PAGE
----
Hot weather myths debunked

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With temperatures on the rise we will try anything to help us keep cool. But besides staying hydrated and hanging out by the AC there are some surprising tips out there to make life a little more comfortable, and even some that you think are helping but are only making it worse.

Dr. Steve debunks the common mistakes people make when trying to cool down, gives helpful tips you may not have thought of and discussed the warning signs of when serious heat can become too dangerous.

The first thing you can do is adjust what you are eating a drinking: One type of food that can help you feel cooler is spicy food. Spicy foods help because they make you sweat, and sweat releases extra body heat which makes you cool down quicker—especially if there's a breeze.
On the flip side, cool liquids will also cool you down but it doesn't last.  If you cool  your internal temperature too quickly, your body will overcompensate and raise your body temperature.
Sports drinks can also help you beat the heat but only if you are active. If you are not active the sugar in these drinks can make you feel even more thirsty, but can still help if you dilute them with water, decreasing the sugar content, but still getting you the electrolytes you need.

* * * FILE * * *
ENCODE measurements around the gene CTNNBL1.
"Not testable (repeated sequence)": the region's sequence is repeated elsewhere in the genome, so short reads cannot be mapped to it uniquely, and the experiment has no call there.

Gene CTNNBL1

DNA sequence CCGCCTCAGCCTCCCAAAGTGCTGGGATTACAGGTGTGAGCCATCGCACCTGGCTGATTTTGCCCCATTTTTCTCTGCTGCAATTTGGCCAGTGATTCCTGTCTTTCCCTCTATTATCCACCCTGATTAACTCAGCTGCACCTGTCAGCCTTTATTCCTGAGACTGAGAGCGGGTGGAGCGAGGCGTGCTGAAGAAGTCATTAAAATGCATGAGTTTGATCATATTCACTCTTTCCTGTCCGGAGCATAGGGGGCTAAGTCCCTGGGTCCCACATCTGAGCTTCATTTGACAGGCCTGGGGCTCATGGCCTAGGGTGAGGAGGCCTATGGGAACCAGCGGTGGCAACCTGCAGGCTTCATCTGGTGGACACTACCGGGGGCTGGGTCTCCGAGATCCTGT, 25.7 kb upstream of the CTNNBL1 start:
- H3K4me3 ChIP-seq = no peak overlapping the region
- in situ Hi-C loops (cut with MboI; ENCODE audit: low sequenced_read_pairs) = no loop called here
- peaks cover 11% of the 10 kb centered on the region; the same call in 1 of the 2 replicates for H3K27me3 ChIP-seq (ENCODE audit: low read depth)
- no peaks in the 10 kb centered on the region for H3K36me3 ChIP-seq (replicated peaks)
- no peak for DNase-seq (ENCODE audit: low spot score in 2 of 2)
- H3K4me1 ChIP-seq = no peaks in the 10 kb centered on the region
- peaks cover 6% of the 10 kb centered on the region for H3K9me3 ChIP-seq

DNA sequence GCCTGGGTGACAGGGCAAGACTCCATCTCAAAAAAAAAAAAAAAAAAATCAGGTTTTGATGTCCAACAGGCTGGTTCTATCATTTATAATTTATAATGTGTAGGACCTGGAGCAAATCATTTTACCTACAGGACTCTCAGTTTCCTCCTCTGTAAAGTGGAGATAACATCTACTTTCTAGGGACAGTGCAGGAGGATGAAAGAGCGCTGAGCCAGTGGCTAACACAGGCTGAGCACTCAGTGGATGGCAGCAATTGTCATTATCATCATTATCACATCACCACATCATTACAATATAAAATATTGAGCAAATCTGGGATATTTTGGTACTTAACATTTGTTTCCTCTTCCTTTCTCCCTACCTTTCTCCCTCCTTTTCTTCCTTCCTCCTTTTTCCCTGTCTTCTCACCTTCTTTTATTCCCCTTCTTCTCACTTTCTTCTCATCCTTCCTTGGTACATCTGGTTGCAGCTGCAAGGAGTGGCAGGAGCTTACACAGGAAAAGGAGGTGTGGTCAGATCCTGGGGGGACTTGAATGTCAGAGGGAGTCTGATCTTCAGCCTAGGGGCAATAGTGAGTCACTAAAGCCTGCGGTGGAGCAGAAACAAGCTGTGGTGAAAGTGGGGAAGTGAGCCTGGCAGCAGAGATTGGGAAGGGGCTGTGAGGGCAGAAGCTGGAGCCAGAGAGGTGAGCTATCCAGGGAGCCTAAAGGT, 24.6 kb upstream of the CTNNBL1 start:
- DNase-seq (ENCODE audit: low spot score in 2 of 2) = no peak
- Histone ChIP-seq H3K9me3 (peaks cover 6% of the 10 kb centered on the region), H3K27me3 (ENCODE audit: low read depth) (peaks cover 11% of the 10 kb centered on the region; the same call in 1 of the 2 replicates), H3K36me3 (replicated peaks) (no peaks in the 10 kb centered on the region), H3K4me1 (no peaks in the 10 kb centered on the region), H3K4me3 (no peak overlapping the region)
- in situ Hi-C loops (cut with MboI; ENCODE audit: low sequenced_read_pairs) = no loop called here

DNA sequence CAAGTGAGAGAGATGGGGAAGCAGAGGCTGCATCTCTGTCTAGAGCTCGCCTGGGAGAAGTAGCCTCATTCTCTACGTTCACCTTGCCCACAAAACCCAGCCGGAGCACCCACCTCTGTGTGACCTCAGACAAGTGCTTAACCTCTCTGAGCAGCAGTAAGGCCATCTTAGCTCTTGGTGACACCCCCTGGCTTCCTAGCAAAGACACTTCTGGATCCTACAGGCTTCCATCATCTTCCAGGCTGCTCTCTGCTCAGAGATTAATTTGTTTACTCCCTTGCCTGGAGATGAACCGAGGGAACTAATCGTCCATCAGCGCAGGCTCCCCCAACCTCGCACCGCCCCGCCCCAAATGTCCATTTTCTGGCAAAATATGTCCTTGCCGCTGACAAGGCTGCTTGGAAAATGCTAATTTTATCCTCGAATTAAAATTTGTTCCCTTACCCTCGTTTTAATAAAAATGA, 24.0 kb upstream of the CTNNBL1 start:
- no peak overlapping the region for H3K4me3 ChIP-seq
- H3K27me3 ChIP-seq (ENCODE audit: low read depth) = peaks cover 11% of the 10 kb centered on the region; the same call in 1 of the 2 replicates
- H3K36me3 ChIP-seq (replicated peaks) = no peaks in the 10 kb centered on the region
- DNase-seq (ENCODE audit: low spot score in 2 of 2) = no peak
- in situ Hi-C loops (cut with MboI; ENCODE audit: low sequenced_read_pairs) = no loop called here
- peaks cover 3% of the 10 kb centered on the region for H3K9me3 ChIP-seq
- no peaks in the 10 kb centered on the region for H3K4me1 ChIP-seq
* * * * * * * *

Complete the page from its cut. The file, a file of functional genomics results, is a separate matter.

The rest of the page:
High temperatures may be uncomfortable, but they can also be  dangerous:
Heat stroke is one serious effect of high temperatures. Heat stroke occurs when the body is unable to regulate its temperature and it can cause death or permanent disability without emergency treatment. If someone has heat stroke you should call for immediate medical assistance, get to a shaded area, and cool down the victim.
Signs of heat stroke include:

      Extremely high body temp (above 103°f)Red, hot, dry skin Rapid, strong pulseThrobbing headacheDizzinessNauseaConfusionUnconsciousness

Heat exhaustion is milder but also dangerous effect of extreme heat exposure. Heat exhaustion can develop after prolonged exposure to high temperatures and inadequate fluids. It is the body's response to an excessive loss of the water and salt in sweat.  If someone is suffering from heat exhaustion give them cool beverages, rest, and retreat to an air conditioned environment.
Signs of heat exhaustion include:

    Heavy sweatingPalenessMuscle crampsTirednessWeaknessDizzinessHeadacheNausea or vomitingFainting